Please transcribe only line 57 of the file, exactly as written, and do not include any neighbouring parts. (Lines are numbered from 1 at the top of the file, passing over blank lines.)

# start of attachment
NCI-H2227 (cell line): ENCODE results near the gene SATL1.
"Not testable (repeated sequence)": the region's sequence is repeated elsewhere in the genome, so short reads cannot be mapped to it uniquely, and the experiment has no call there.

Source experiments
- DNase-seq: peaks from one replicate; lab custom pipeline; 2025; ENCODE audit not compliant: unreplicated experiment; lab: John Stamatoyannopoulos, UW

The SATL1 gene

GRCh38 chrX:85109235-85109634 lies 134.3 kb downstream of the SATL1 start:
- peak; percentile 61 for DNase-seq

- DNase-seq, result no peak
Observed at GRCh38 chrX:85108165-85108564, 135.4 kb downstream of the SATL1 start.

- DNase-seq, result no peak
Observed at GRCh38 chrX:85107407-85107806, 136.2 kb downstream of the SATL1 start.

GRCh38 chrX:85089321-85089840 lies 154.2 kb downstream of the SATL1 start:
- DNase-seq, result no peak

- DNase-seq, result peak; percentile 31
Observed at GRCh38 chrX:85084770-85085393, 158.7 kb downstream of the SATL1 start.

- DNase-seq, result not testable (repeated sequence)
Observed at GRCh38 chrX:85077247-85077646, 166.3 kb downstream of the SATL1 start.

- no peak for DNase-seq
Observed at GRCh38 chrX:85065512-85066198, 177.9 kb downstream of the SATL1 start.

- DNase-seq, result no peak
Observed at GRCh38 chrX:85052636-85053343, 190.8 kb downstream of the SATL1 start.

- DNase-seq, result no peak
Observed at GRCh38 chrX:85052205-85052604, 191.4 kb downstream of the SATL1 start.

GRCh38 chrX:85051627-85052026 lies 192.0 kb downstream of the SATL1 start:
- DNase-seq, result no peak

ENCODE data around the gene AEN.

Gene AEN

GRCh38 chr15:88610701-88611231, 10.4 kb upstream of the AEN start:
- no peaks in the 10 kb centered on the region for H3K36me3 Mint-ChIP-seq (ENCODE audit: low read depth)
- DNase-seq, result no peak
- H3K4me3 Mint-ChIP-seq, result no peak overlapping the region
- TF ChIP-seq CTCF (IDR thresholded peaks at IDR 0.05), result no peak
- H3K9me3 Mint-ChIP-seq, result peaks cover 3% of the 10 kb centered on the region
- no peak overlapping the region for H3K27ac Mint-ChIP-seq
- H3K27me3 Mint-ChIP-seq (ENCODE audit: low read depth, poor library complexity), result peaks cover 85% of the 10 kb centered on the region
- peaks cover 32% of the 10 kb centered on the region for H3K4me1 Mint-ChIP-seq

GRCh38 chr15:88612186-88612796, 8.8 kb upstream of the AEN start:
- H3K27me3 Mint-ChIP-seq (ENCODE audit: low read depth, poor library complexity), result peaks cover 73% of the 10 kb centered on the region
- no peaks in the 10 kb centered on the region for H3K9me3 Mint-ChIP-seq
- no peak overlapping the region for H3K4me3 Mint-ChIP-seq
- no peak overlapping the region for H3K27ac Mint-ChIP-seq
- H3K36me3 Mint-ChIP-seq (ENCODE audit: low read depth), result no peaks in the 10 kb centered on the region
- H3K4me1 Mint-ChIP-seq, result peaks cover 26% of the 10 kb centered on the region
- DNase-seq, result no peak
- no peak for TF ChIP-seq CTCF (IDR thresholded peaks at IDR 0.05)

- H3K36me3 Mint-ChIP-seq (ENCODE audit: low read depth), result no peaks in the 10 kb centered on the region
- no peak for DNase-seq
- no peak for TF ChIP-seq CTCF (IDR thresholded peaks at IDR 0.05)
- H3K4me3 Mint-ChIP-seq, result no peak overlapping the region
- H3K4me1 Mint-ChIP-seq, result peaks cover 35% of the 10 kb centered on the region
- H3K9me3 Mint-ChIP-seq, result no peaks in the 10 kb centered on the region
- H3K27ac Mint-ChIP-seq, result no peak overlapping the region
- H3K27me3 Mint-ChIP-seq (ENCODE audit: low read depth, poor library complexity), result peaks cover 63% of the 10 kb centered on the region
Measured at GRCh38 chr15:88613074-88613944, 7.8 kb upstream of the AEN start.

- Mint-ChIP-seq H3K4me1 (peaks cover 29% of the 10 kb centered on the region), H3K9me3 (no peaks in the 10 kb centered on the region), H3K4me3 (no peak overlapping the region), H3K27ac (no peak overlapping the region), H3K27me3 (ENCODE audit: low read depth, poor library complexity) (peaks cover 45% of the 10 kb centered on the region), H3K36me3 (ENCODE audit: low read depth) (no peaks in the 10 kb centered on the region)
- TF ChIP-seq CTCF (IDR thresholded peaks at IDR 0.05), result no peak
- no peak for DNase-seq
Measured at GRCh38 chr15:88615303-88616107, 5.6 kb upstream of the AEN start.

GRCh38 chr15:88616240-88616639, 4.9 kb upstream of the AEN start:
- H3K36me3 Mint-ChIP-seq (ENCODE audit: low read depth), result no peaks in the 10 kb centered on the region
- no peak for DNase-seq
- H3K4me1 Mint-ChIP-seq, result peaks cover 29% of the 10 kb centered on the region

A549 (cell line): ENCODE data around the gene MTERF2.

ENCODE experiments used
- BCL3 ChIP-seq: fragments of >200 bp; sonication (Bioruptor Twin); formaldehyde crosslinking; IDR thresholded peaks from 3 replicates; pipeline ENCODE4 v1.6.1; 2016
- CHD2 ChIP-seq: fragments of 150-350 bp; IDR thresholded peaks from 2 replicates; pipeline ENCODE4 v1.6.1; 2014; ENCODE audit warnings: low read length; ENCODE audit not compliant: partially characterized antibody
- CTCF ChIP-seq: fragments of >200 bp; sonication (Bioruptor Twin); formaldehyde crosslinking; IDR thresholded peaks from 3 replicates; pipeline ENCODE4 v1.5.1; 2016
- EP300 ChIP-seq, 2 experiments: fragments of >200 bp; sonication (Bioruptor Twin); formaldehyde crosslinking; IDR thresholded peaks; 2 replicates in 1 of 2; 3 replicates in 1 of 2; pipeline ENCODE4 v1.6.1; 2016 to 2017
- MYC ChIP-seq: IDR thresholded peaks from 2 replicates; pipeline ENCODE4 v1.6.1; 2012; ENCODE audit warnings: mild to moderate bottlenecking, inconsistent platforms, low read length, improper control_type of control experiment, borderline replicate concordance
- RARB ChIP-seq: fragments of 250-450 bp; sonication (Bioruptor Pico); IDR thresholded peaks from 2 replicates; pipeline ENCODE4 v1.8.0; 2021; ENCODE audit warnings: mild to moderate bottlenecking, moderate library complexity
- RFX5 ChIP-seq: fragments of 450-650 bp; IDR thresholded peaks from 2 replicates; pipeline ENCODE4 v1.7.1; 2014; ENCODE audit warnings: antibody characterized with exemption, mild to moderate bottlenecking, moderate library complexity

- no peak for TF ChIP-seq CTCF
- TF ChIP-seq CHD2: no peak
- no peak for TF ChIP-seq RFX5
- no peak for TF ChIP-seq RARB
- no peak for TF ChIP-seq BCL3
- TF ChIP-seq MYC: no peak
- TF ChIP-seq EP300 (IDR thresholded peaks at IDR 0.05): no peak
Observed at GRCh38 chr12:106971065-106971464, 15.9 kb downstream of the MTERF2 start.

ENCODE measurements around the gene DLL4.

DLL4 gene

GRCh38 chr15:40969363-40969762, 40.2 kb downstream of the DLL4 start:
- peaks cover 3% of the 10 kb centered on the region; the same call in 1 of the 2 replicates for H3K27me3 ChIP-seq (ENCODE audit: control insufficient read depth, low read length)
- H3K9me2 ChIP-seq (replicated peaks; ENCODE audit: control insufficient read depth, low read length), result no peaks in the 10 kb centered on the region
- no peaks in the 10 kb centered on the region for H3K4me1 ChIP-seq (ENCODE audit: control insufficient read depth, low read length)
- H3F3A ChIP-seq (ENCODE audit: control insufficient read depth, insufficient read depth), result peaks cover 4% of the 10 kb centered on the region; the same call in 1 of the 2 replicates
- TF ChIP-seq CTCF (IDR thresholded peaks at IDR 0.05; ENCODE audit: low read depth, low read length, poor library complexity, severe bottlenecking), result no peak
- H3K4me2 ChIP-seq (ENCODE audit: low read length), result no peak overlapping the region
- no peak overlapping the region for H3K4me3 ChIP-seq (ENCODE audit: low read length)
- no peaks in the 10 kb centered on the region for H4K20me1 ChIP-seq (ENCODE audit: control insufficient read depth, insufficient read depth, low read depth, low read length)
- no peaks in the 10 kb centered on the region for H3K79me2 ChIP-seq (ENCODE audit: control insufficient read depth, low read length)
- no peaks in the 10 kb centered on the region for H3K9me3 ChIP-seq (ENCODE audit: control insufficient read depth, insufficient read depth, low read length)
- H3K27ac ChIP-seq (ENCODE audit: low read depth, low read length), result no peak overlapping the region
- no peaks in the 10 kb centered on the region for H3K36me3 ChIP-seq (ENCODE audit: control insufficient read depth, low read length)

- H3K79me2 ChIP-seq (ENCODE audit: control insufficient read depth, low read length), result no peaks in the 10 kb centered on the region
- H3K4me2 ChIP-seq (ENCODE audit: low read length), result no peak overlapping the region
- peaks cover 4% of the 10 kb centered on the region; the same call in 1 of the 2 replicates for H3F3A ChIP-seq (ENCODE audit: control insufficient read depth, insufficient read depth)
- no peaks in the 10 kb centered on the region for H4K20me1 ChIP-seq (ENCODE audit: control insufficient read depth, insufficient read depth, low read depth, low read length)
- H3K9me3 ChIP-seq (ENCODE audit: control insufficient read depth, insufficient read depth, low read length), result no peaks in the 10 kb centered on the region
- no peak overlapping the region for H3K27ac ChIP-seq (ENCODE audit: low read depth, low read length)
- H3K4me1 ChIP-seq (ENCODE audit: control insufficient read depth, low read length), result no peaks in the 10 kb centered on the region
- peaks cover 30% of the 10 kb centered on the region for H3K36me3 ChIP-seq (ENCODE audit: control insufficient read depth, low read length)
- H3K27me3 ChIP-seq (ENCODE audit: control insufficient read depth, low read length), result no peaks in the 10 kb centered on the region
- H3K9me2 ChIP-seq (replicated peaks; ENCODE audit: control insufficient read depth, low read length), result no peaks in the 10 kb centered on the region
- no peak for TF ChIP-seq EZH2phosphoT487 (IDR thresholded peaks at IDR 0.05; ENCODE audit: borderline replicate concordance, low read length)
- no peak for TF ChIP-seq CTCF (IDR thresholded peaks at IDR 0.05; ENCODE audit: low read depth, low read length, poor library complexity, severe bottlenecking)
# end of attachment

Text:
- no peak for DNase-seq